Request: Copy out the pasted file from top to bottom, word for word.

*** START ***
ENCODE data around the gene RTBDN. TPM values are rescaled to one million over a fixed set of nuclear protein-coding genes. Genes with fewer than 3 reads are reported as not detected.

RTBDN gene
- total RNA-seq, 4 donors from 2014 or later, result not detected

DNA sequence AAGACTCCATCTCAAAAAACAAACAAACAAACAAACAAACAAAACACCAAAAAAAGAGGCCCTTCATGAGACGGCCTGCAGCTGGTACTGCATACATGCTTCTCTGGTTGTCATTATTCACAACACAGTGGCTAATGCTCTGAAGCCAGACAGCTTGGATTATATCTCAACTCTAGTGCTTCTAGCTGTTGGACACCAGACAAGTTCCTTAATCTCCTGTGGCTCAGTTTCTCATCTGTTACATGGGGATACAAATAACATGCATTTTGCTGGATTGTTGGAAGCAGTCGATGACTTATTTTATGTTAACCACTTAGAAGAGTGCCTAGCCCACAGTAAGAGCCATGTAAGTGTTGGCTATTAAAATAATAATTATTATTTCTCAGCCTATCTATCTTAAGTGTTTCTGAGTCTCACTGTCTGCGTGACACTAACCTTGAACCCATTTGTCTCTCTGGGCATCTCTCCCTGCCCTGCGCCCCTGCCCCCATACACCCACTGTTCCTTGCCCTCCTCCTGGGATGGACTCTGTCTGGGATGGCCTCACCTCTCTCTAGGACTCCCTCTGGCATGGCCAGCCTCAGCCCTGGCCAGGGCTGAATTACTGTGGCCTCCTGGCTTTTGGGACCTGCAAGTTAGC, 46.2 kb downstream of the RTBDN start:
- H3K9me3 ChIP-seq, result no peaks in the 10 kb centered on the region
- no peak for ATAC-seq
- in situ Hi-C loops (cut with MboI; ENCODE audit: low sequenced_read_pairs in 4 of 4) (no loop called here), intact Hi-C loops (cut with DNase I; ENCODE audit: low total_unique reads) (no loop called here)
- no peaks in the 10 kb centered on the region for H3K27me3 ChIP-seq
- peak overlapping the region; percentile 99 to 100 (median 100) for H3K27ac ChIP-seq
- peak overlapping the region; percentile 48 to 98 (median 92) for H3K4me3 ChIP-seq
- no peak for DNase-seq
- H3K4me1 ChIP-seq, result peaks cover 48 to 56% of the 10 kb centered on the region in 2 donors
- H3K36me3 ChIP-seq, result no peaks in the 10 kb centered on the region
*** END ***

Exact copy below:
ENCODE data around the gene RTBDN. TPM values are rescaled to one million over a fixed set of nuclear protein-coding genes. Genes with fewer than 3 reads are reported as not detected.

RTBDN gene
- total RNA-seq, 4 donors from 2014 or later, result not detected

DNA sequence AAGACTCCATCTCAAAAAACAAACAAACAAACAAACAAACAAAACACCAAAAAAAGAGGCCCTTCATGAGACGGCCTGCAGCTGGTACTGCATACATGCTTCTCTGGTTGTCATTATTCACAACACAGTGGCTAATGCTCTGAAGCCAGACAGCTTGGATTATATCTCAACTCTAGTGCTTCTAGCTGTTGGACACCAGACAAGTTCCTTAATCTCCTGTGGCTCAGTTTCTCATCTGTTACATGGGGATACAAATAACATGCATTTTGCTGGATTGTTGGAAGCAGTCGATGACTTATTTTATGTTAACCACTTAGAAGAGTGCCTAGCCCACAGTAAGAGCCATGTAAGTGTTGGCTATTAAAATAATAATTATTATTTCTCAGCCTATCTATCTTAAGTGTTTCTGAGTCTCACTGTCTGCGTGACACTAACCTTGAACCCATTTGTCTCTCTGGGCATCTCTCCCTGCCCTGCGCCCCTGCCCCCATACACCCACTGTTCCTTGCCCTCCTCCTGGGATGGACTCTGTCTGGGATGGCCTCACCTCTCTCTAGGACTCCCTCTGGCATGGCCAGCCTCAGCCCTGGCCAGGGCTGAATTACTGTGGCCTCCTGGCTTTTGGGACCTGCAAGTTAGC, 46.2 kb downstream of the RTBDN start:
- H3K9me3 ChIP-seq, result no peaks in the 10 kb centered on the region
- no peak for ATAC-seq
- in situ Hi-C loops (cut with MboI; ENCODE audit: low sequenced_read_pairs in 4 of 4) (no loop called here), intact Hi-C loops (cut with DNase I; ENCODE audit: low total_unique reads) (no loop called here)
- no peaks in the 10 kb centered on the region for H3K27me3 ChIP-seq
- peak overlapping the region; percentile 99 to 100 (median 100) for H3K27ac ChIP-seq
- peak overlapping the region; percentile 48 to 98 (median 92) for H3K4me3 ChIP-seq
- no peak for DNase-seq
- H3K4me1 ChIP-seq, result peaks cover 48 to 56% of the 10 kb centered on the region in 2 donors
- H3K36me3 ChIP-seq, result no peaks in the 10 kb centered on the region